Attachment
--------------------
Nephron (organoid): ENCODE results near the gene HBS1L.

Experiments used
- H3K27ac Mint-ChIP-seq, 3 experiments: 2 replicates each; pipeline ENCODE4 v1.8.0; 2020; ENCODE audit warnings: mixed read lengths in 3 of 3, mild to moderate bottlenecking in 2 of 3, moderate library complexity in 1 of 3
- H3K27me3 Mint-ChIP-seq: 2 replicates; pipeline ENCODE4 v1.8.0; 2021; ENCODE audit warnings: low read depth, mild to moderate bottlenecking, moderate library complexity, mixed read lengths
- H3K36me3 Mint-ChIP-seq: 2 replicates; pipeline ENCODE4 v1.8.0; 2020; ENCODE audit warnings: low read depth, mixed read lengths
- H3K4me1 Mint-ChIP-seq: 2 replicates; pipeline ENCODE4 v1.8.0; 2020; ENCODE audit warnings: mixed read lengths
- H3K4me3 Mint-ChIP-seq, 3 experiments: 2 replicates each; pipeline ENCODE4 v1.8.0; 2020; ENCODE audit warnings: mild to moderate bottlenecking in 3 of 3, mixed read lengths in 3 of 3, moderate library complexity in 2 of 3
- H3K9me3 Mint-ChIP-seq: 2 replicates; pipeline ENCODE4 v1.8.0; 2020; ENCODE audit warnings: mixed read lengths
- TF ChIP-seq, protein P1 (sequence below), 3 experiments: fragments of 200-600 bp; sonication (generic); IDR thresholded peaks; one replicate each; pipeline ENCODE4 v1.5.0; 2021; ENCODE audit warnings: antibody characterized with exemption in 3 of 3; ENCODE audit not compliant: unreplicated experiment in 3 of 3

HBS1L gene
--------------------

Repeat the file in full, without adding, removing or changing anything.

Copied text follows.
Nephron (organoid): ENCODE results near the gene HBS1L.

Experiments used
- H3K27ac Mint-ChIP-seq, 3 experiments: 2 replicates each; pipeline ENCODE4 v1.8.0; 2020; ENCODE audit warnings: mixed read lengths in 3 of 3, mild to moderate bottlenecking in 2 of 3, moderate library complexity in 1 of 3
- H3K27me3 Mint-ChIP-seq: 2 replicates; pipeline ENCODE4 v1.8.0; 2021; ENCODE audit warnings: low read depth, mild to moderate bottlenecking, moderate library complexity, mixed read lengths
- H3K36me3 Mint-ChIP-seq: 2 replicates; pipeline ENCODE4 v1.8.0; 2020; ENCODE audit warnings: low read depth, mixed read lengths
- H3K4me1 Mint-ChIP-seq: 2 replicates; pipeline ENCODE4 v1.8.0; 2020; ENCODE audit warnings: mixed read lengths
- H3K4me3 Mint-ChIP-seq, 3 experiments: 2 replicates each; pipeline ENCODE4 v1.8.0; 2020; ENCODE audit warnings: mild to moderate bottlenecking in 3 of 3, mixed read lengths in 3 of 3, moderate library complexity in 2 of 3
- H3K9me3 Mint-ChIP-seq: 2 replicates; pipeline ENCODE4 v1.8.0; 2020; ENCODE audit warnings: mixed read lengths
- TF ChIP-seq, protein P1 (sequence below), 3 experiments: fragments of 200-600 bp; sonication (generic); IDR thresholded peaks; one replicate each; pipeline ENCODE4 v1.5.0; 2021; ENCODE audit warnings: antibody characterized with exemption in 3 of 3; ENCODE audit not compliant: unreplicated experiment in 3 of 3

HBS1L gene